The European Parliament on July 8 voted in favor of legal action against Hungary’s new law that bans the distribution of lesbian, gay, bisexual, transgender, and intersex (LGBTI) content for minors.
With 459 votes in favor, 147 against, and 58 abstentions, the European Parliament passed a resolution condemning “in the strongest possible terms” the Hungarian anti-LGBTI law as “a clear breach” of the values, principles, and law of the European Union (EU).
With the resolution, though non-binding, the parliament called for urgent legal action from the European Commission and at the European Court of Justice against the Hungarian law.
The parliament also called to reduce EU budget allocations to member states that breach the rule of law.
In the resolution, the parliament emphasized that the passing of the anti-LBT law in Hungary was not an isolated incident, but was a part of a broader pattern of political censorship, noting that Hungary amended its Constitution to declare that “the mother is a woman and the father is a man” and launched the de facto ban of legal gender recognition for transgender and intersex persons.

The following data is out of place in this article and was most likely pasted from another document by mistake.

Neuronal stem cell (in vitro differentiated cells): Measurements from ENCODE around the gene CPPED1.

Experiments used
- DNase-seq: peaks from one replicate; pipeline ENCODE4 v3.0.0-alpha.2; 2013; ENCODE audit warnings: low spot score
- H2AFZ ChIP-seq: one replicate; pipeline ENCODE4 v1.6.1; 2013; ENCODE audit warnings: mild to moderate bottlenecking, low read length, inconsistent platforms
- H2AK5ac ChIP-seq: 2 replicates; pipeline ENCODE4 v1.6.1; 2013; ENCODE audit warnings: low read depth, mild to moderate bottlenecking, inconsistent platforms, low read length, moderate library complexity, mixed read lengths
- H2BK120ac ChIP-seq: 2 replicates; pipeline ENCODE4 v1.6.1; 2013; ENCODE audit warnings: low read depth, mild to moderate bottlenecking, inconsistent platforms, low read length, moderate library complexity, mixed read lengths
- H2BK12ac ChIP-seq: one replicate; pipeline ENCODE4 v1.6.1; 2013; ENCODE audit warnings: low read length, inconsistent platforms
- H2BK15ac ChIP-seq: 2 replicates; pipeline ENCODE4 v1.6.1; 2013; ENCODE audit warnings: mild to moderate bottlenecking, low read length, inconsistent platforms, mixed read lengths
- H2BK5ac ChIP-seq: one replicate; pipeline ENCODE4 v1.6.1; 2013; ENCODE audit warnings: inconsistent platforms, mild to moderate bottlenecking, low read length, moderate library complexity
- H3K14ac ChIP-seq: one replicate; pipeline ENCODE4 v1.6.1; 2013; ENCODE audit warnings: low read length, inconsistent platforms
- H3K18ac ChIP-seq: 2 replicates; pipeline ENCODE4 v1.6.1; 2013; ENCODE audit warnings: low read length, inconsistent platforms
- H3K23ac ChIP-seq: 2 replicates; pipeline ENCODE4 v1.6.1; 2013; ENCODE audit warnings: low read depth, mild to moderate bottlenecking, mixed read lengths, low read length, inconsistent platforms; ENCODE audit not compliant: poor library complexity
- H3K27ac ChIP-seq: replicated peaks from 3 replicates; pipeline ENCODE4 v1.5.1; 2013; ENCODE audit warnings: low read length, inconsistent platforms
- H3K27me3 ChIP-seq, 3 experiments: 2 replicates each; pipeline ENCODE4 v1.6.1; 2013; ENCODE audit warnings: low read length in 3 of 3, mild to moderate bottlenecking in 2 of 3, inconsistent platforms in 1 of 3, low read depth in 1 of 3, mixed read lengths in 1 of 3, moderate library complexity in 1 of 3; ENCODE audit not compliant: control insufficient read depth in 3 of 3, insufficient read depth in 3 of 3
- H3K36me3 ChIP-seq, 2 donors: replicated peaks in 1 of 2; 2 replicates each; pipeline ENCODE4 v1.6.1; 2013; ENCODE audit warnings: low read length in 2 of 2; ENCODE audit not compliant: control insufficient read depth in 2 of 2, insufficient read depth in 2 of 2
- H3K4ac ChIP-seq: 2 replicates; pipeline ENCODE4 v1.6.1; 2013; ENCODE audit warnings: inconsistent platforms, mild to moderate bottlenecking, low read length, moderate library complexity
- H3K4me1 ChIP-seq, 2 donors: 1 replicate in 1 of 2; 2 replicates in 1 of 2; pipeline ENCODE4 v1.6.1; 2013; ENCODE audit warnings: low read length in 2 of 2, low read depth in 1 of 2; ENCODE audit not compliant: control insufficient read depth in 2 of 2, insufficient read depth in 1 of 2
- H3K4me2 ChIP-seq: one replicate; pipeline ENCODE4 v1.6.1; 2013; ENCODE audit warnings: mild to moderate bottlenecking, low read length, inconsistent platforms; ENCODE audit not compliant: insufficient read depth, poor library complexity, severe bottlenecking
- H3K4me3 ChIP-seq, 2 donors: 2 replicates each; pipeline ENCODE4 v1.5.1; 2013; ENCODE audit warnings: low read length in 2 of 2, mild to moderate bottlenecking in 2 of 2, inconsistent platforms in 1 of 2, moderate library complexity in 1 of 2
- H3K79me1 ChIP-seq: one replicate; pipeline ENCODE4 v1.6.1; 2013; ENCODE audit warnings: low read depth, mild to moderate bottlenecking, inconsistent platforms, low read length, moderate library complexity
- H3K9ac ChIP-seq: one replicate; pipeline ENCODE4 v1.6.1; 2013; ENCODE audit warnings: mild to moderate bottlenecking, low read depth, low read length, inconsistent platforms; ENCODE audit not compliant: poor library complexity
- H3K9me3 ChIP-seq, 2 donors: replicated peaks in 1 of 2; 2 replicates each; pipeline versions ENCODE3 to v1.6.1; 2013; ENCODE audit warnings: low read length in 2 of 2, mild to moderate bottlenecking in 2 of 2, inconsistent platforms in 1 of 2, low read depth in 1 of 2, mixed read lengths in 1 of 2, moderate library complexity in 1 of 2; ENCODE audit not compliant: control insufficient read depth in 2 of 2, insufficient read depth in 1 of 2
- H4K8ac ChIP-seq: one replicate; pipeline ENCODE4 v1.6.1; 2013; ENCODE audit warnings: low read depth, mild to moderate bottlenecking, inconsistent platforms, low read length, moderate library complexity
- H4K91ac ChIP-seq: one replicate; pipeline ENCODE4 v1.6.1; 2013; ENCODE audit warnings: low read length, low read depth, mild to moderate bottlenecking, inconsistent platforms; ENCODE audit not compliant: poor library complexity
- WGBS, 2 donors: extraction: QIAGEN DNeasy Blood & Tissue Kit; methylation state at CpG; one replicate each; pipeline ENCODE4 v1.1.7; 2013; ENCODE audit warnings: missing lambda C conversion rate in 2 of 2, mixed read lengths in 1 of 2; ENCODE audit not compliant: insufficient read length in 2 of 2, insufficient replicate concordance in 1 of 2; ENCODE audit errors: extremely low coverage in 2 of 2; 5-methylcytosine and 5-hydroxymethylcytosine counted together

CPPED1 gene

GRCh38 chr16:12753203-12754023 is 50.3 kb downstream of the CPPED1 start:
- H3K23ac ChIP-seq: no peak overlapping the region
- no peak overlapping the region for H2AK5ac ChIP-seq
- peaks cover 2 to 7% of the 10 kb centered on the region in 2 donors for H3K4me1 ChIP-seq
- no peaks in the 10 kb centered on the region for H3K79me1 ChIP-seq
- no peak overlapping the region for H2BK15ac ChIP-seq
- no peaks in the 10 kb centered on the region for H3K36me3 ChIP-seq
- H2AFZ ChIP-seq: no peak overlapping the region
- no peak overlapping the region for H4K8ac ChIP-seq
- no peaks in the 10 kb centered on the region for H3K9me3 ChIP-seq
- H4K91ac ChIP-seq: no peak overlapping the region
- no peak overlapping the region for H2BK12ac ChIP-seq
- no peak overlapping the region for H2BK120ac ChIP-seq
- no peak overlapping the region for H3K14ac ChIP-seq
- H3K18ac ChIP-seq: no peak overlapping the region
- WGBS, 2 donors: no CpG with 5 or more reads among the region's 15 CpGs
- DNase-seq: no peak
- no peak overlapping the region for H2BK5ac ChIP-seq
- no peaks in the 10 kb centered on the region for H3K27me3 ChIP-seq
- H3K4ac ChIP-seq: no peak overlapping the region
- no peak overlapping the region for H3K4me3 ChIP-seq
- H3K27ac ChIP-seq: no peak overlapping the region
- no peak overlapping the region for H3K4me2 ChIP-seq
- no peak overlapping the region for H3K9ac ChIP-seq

The Hungarian anti-LGBTI law “constitutes another intentional and premeditated example of the gradual dismantling of fundamental rights in Hungary,” the parliament stressed.
“These human rights violations are part of a broader political agenda to break down democracy and the rule of law, including media freedom, and should be considered a systemic violation of EU values,” the parliament said in a statement.
Hungary’s anti-LGBTI law, which the Hungarian Parliament overwhelmingly passed last June 15 took effect on July 8. It outlaws the distribution of content deemed to promote homosexuality or gender transition in schools for those aged under 18 years, while also affecting advertisements and sex education.
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